Just before I left for my trip to Florence, the director of our study abroad program approached me and asked if I would want to stay in Europe for another four months to be the teachers aide in Lugano, Switzerland. Of course I said yes! As I am typing this memoir, I am sitting in my apartment in Switzerland after a day of hiking in the mountains. Life is Great! I guess this all fits into my future plans of becoming a Travel Physical Therapist after graduation, so that I can explore the States while helping people regain mobility and get their lives back after injury.

Traveling has opened me to new experiences, valuable skills and ability to navigate the world. Hopefully, I will continue to travel throughout the rest of my college experience to help prepare me for the future.

Here are some pictures of beautiful places I visited during my stay in Rome and Florence:

Leaning-Tower-of-Pisa
Leaning Tower of Pisa
Conquering Mountain Vesuvius, Italy
Conquering Mountain Vesuvius, Italy
Ponte Vecchio, Florence, Italy.
Ponte Vecchio, Florence, Italy.
Coliseum, Italy
Coliseum, Italy
Lago, Ritom, Switzerland
Lago, Ritom, Switzerland

 

Top of Duomo, Florence, Italy
Top of Duomo, Florence, Italy

 

San Salvatore, Switzerland
San Salvatore, Switzerland

Follow Rebecca’s blog: travelingptblog.wordpress.com

 

 

 

Is a skilled Nursing Facility the Right Setting for me?

I dreaded inpatient clinical rotation as I was never a fan of general inpatient rehabilitation due to the repetitive nature of the job and because it gives society a false sense of what physical therapists do.  I have spoken to many people who say “You walk people in a hospital right?”  This is the most degrading question as a physical therapist because we do so much more than just walk patients. With this in mind, I was placed in a new skilled nursing facility (SNF) in the Riverside area. I had earlier heard bad stories about skilled nursing facilities and was a bit worried about the experience that I would have at this facility.

Have you ever thought that something was going to be terrible, and it ended up being the total opposite? That is what I experienced at skilled nursing facility. I believe that my experience started off on a good note because of my impression on entering the facility. The building was a large sized rehab area and inside of it reminded me of a hotel. It had a rehab staff of about 40 individuals, this included PT, PTA, OT, COTA and SLP.  It was one of the nicest nursing facilities that I have ever encountered and the majority of the patients were there for temporary rehab instead of long term. The patients within the facility are all generally the same, they are there because they cannot function at home by themselves in a safe manner.  The main goal of a SNF PT is to get the patient safe and functional in ambulation, transfers and activities of daily living.  This is similar to a general inpatient hospital where you walk with the patient, strengthening exercises and practice transfers.  Once a patient is able to do these activities at a safe level and is able to go home, he/she will be discharged from care.  This was not the most exciting setting and did not require as much thought process as an outpatient orthopedic setting.  There were also patients that would occasional have an accident and make the circumstances a little more difficult, but it can be expected.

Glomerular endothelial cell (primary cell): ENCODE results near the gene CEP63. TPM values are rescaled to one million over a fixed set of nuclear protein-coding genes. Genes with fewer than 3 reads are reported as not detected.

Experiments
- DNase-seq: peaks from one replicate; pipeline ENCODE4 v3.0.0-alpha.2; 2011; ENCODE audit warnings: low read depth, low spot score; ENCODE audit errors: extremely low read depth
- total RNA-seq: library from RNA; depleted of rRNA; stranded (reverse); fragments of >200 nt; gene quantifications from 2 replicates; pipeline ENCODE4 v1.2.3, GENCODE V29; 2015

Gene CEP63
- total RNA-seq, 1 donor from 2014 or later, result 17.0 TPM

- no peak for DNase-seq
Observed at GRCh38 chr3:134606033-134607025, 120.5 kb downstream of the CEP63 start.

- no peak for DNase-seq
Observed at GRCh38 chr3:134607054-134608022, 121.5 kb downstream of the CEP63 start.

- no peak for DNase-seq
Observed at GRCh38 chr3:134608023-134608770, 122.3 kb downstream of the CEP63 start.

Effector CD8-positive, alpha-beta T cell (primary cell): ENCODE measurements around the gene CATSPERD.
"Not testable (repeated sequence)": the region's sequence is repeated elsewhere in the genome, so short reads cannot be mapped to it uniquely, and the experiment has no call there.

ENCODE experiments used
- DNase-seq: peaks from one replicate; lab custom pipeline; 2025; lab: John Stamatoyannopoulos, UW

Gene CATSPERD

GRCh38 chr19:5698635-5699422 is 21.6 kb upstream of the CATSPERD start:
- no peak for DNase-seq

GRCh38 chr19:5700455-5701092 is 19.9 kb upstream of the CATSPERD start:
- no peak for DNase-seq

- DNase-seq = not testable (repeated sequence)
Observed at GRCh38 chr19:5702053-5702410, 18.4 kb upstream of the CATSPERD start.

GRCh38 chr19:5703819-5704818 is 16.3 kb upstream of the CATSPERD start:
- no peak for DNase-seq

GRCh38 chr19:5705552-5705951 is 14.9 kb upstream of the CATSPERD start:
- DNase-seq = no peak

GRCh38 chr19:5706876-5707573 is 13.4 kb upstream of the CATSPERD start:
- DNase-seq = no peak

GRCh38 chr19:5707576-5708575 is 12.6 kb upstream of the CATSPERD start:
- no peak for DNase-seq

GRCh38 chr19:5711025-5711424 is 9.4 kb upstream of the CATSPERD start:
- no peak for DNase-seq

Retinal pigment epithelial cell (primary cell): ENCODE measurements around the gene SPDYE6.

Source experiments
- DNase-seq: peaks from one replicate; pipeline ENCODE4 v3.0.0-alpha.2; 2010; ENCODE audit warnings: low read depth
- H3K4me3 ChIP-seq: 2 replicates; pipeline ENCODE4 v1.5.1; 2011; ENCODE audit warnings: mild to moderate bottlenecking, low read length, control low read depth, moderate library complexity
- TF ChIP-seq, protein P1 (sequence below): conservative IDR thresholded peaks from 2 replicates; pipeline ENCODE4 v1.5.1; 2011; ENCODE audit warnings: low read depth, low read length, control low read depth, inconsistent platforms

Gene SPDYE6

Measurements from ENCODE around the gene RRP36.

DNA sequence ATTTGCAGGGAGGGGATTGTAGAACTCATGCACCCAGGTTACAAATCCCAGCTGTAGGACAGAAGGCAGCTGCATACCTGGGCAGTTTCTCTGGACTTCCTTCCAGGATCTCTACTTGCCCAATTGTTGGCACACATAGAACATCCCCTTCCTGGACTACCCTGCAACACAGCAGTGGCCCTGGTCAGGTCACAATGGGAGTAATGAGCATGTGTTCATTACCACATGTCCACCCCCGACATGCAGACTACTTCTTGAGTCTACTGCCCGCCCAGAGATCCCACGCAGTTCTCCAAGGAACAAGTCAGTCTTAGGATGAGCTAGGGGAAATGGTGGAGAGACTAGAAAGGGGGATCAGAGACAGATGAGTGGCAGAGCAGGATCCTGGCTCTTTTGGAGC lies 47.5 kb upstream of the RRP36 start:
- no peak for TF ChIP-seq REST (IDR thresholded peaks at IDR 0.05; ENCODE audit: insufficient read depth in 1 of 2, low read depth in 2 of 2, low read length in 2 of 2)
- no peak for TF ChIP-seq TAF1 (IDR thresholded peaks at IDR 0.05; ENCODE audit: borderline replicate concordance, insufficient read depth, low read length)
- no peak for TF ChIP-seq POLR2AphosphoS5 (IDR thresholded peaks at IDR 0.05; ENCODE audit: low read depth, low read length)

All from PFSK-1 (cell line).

So why would you want to work at a facility like this? From my experience, the first reason is that your initial impression of a facility you are yet to encounter does not indicate whether or not you will enjoy working in that environment. But, this skilled nursing facility provided me with communication skills and practice of basic skills like documentation.

The second reason is that if you like working with older people then this may be the place for you.  Many of the patients have great stories and can tell you a lot about historical events because they were there when it all happened.  For example, one of my patients was a boxer in his younger days and actually defeated a famous boxer twice.  You never know who you may meet in a SNF setting. Another reason to work at a SNF is the pay is great and the hours are flexible.  If your goal with PT is to make money and have a relaxing job this may be the way to go.  When I use the word relaxing, I mean it is relaxing to the brain, not physically challenging.  There are some very difficult patients that you may encounter. For example, a patient who is non weight bearing on 3/4 of her extremities or a patient who has dementia and is very combative.  It is not always the easiest job, but it does have its perks.

To summarize, keep an open mind when going to a new rotation or job because you never know what you may learn.  If you have the correct mindset, you will always gain experience and have a good time regardless of patient population and clinical setting. I would also recommend a SNF for one of your rotations as you may realize that you actually enjoy that setting and want to enter into that field.  If you have any questions about different settings, feel free to send me an email at jjcardoza5@gmail.com.